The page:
What's in a name? (If you are atheist BUT your given name has religious meaning)

I am one of those free-thinking individuals christened as "Dominique" -- ah, how godly indeed.

I was baptized and confirmed at the age when I could not protest, hence am stuck with the name (for now).

I wonder if anyone of you share the same experience about having a "religious" name and if so, what do you think about it? Are you considering having it changed?

Come to think of it, there aren't many atheist names apart from the obvious (viz. Darwin)

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I am John, not after the Baptist or the Apostle, but my great uncle. But my confirmation name is James, I chose it to honor my grandfather, but I had to write a paper about st. James...I don't remember the paper or st. James though. As far as Dominique, I think that's a pretty name regardless of religious implications...Many names could be linked to a religious figure, it is though, beyond me how 4 guys from the middle east were named Matt, Mark, Luke, and John.
Hello John, I would have to agree. I like the sound of my name too, regardless of the reasons my grams picked it (uh, let's not go there anymore, but needless to say, she had hoped I'd turn out to be "godly").
Technically they were "Mattihyahu", Marcus, Lucas or Lucius and "Yohanan" or "Yehohanan"...

So says Wikipedia anyway.
I think it would be rather troublesome for English speaking people to start correctly pronounce all Hebrew names in Hebrew.

A friend believes Hebrew and Klingon sound alike, with their throat-clearing gutturals. Be that as it may, there's still a significant cultural difference reflected in the fact that one language's "hello" literally means "peace", and that the closest thing the other language has to "hello" is "what do you want?"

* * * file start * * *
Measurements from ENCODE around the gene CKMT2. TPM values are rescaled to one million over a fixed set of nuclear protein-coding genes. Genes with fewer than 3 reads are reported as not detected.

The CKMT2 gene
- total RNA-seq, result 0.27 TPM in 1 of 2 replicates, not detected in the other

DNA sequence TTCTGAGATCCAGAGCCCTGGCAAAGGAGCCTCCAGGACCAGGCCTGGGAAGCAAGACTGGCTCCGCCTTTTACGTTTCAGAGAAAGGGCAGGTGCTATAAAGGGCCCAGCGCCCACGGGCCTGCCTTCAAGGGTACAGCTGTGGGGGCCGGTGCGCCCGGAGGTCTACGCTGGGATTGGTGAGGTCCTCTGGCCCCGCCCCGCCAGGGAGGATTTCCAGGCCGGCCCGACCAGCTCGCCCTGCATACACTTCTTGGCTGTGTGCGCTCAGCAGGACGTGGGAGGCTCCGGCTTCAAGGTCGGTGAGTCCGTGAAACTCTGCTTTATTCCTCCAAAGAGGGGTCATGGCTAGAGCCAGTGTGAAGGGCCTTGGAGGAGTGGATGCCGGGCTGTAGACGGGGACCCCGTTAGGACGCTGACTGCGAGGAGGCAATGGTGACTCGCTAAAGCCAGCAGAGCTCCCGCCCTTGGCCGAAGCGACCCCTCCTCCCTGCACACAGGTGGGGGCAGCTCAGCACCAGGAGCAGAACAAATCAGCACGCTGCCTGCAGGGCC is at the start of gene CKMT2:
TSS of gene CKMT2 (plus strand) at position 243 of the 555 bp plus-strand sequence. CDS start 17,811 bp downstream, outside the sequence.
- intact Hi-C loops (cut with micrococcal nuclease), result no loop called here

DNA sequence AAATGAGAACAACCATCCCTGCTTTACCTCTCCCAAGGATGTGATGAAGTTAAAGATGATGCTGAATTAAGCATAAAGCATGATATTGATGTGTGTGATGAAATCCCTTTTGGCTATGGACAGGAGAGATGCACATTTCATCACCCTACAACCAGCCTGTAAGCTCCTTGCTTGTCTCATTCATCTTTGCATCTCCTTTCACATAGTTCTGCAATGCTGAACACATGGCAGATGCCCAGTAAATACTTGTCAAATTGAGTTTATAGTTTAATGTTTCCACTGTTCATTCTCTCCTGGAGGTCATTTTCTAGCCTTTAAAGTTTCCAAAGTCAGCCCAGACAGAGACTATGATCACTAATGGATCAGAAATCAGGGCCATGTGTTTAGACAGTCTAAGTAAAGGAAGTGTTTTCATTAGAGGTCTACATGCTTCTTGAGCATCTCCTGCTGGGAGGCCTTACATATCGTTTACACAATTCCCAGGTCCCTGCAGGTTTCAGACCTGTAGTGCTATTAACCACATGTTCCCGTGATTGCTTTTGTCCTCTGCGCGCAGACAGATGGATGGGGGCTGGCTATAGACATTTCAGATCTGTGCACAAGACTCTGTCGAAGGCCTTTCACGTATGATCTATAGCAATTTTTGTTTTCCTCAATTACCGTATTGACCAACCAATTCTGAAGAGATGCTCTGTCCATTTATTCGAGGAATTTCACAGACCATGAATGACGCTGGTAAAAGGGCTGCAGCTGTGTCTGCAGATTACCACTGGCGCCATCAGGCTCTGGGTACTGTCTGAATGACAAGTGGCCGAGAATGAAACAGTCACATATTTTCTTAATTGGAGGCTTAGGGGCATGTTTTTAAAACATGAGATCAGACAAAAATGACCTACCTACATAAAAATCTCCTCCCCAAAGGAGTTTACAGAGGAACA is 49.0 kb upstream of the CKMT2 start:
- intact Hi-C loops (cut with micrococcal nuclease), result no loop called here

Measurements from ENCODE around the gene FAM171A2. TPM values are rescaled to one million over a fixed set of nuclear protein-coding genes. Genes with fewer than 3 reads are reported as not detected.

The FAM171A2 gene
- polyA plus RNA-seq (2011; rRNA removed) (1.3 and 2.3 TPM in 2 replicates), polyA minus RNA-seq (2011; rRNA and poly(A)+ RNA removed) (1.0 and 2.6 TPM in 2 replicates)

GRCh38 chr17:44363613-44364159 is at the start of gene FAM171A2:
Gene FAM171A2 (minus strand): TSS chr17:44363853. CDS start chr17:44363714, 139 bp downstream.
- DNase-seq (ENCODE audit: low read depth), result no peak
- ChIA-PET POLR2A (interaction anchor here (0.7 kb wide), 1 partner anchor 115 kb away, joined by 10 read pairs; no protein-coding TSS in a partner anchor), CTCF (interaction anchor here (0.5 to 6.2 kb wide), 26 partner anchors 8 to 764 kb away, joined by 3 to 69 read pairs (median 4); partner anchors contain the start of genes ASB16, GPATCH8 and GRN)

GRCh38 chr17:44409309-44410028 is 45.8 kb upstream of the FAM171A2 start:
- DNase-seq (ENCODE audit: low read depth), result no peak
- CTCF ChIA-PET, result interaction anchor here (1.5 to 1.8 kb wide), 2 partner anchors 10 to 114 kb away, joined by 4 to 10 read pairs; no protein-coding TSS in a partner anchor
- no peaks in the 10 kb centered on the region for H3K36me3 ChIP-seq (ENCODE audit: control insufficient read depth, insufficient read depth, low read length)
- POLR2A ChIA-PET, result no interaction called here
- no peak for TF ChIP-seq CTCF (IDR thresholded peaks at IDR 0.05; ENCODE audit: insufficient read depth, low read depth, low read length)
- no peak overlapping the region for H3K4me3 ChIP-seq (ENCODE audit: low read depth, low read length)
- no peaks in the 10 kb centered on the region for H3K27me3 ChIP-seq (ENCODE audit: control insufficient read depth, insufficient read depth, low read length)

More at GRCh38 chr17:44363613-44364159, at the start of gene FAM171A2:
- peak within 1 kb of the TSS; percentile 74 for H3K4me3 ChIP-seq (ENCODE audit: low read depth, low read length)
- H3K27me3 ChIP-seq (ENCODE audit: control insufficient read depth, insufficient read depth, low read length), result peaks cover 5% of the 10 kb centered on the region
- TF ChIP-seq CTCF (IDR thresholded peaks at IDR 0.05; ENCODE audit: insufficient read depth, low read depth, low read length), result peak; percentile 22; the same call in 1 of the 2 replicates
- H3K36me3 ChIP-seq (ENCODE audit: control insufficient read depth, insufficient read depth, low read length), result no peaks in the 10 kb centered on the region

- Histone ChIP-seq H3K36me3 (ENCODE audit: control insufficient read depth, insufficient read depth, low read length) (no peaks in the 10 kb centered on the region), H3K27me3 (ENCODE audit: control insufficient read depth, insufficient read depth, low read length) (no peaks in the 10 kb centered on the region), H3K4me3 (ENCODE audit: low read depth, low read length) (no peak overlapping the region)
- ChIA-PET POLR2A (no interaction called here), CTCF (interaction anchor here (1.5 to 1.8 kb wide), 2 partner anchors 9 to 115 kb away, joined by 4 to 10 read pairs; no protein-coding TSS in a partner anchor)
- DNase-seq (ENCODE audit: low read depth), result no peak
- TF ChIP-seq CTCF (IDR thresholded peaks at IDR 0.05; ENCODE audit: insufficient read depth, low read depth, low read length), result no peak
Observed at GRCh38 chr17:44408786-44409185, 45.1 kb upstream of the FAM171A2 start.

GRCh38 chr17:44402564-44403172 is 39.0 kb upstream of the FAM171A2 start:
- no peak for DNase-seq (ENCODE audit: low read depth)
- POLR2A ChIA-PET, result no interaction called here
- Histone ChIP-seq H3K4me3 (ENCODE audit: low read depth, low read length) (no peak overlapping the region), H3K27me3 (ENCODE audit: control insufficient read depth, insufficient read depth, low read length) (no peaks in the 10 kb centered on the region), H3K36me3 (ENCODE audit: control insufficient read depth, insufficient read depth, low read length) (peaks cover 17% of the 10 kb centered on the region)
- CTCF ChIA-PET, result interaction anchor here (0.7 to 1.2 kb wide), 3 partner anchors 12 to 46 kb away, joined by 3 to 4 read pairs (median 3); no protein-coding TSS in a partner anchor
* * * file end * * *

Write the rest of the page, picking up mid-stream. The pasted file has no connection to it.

I don't get that either. :-(

Incidentally earlier today I was viewing this clip re: the touching story about lion that was rescued from Harrod's by 2 well-meaning guys. They raised the cub and then later decided to set it free and bring it back to the wild where it rightfully belongs. After a year, they went to visit him in Kenya and had a very touching reunion with the feline.

The lion's name? Uh, "Christian" argh! Tell me, is that name a good pick for a lion? I don't think so. :-(

For the vid, see below:

Never mind the cheesy bg music.
Well yes, cheesiness aside (though some people are not averse to cheese), I personally like the message of the vid. It has a very positive message too about friendship, and renewing ties, etcetera. But yes, the point I raised was exactly that, why call the lion "Christian" especially since animals can't object to names they're called. Hm.
Christmas? So was his (or her) nickname "Xmas"?

LMAO! I would make sure my nickname was, "Christ".
In spanish speaking countries people get named "Pagan"!

And "Jesús"!

my name Mark comes to us thru the christian tradition. mark was the assumed writer of the actually anonymous Gospel of Mark (Hebrew: מרקוס; Greek: Μάρκος). But the name doesn't have any connection to the christian god. it's actually derived from the roman pantheon - mars, the roman god of war (originally an agricultural diety). so the name marcus (as in marcus antonius, mark anthony) means "sacred to or protected by mars."

i wouldn't change my name because it has some connection to an attributed gospel writer or an ancient roman war god. actually because of the connection to some great historical figures in roman history it's actually quite a cool name. i think even for the romans it didn't really have much of a connection to an spiritual beliefs, it was probably kind of a manly name since it was associated with war in a society that seemed to revel in gore and violence. lolololol.

i also read that in greece their was a legendary satyr named Μάρκος. that's pretty cool, since they have a reputation for being randy. lol.

atheist names???

hmmmm, probably i lot, i just wikied a few.

brian - comes from "hill" and by extension means "noble"
andrew - has connections to st. andrew, but was originally a greek name meaning "manly, strong"
gloria - just means "glory" in latin

i live in japan, most names here don't have any connection to religion
my friends:
nozomi - hope (also an english name)
yuuki - manly tree
miki - beautiful tree


oh, by the way, the original meaning of dominique is not christian, btw.

it's the french but of course derived from the latin "domina" or "dominus" which translates as lord or master. slaves or servants referred to their masters or bosses with this title. subordinates would also refer to their superiors by this. also think "feudal lord."

so it's alright name if you wash of the christian stain that it's been inbued with. the original meaning predates christianity by a very long time. :)




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